In this reign the schools of Alexandria, though not holding the rank which they had gained under Philadelphus, were still highly thought of. The king still gave public salaries to the professors; and Panaretus, who had been a pupil of the philosopher Arcesilaus, received the very large sum of twelve talents, or ten thousand dollars a year. Sositheus and his rival, the younger Homer, the tragic poets of this reign, have even been called two of the Pleiades of Alexandria; but that was a title given to many authors of very different times, and to some of very little merit. Such indeed was the want of merit among the poets of Alexandria that many of their names would have been unknown to posterity had they not been saved in the pages of the critics and grammarians, and pieced together by the skill of nineteenth century investigators.
[Illustration: 260.jpg TEMPLE OF KOM OMBO.]
But, unfortunately, the larger number of the men of letters had in the late wars taken part with Philome-tor against the cruel and luxurious Euergetes. Hence, when the streets of Alexandria were flowing with the blood of those whom he called his enemies, crowds of learned men left Egypt, and were driven to earn a livelihood by teaching in the cities to which they then fled. They were all Greeks, and few of them had been born in Alexandria. They had been brought there by the wealth of the country and the favour of the sovereign; and they now withdrew when these advantages were taken away from them. The isles and coasts of the Mediterranean were so filled with grammarians, philosophers, geometers, musicians, schoolmasters, painters, and physicians from Alexandria that the cruelty of Euergetes II., like the taking of Constantinople by the Turks, may be said to have spread learning by the ill-treatment of its professors.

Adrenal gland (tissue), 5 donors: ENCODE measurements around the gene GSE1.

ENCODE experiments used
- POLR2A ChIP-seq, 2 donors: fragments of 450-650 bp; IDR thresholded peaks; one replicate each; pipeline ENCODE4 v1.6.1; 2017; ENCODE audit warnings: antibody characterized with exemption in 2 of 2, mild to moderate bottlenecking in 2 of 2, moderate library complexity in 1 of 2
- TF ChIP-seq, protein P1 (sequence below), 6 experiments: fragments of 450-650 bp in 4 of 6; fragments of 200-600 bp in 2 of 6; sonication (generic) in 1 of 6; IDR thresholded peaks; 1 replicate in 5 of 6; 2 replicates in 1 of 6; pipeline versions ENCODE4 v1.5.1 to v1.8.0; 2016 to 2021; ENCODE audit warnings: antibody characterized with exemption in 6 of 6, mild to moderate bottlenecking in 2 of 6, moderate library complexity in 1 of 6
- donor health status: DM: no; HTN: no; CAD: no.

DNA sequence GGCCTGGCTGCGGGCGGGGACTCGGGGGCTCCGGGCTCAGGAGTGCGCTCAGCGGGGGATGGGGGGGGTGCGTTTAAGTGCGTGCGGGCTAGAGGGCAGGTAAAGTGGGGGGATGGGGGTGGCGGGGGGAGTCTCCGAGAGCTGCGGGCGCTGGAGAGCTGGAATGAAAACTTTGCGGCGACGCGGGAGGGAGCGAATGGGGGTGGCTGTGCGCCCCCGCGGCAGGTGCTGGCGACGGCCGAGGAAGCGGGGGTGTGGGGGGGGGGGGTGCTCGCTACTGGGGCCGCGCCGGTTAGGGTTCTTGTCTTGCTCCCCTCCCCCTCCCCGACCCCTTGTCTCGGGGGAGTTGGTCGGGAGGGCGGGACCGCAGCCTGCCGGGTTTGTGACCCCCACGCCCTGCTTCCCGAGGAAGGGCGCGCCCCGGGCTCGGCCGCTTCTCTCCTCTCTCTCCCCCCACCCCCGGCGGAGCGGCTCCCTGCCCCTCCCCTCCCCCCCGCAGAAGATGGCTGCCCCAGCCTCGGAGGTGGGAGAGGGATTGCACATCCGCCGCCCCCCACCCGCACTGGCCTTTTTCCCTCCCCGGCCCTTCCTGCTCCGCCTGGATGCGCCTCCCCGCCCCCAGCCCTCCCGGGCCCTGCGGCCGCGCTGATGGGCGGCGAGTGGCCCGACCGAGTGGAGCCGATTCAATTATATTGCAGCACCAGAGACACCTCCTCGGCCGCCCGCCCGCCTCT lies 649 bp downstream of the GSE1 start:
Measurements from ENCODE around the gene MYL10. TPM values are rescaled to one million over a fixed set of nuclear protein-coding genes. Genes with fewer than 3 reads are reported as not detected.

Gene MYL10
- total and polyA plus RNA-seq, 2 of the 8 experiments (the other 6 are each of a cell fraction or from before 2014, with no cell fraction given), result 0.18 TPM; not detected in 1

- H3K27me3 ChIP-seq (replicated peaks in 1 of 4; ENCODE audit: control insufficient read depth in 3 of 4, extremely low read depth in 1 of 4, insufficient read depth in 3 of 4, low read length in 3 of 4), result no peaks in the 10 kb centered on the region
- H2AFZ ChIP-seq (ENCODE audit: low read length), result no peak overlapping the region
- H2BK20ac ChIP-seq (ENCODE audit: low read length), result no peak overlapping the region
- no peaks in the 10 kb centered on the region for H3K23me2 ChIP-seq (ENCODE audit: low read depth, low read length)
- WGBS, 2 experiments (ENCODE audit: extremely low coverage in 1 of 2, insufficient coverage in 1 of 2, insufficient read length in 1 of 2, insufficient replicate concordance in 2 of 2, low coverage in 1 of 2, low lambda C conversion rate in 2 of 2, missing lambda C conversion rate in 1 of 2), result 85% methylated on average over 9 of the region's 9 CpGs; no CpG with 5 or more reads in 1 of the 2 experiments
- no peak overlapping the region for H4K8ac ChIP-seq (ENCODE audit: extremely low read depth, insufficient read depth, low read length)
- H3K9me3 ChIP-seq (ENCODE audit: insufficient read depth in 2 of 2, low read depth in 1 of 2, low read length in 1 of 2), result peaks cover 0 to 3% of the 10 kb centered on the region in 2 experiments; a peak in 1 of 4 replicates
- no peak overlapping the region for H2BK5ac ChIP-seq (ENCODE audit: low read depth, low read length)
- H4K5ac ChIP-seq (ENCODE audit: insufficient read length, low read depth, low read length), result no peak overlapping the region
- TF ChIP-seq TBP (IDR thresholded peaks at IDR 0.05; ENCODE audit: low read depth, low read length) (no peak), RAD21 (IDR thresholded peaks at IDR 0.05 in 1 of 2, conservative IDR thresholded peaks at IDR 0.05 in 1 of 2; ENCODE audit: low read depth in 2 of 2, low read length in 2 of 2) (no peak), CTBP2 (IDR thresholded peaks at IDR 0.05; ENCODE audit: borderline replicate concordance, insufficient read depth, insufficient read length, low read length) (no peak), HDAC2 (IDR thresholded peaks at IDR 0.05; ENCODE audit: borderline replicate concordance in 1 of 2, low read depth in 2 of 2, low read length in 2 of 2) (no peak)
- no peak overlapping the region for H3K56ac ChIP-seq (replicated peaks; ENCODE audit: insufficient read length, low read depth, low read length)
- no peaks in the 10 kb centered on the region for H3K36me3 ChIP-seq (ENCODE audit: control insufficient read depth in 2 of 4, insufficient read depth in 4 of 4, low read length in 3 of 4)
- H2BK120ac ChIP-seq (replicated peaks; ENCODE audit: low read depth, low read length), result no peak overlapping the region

The city which was then rising highest in arts and letters was Pergamus in Asia Minor, which, under Eumenes and Attalus, was almost taking the place which Alexandria had before held. Its library already held two hundred thousand volumes, and raised a jealousy in the mind of Euergetes. Not content with buying books and adding to the size of his own library, he wished to lessen the libraries of his rivals; and, nettled at the number of volumes which Eumenes had got together at Pergamus, he made a law, forbidding the export of the Egyptian papyrus on which they were written. On this the copiers employed by Eumenes wrote their books upon sheepskins, which were called charta pergamena, or parchment, from the name of the city in which they were written. Thus our own two words, parchment from Pergamus, and paper from papyrus, remain as monuments of the rivalry in book-collecting between the two kings.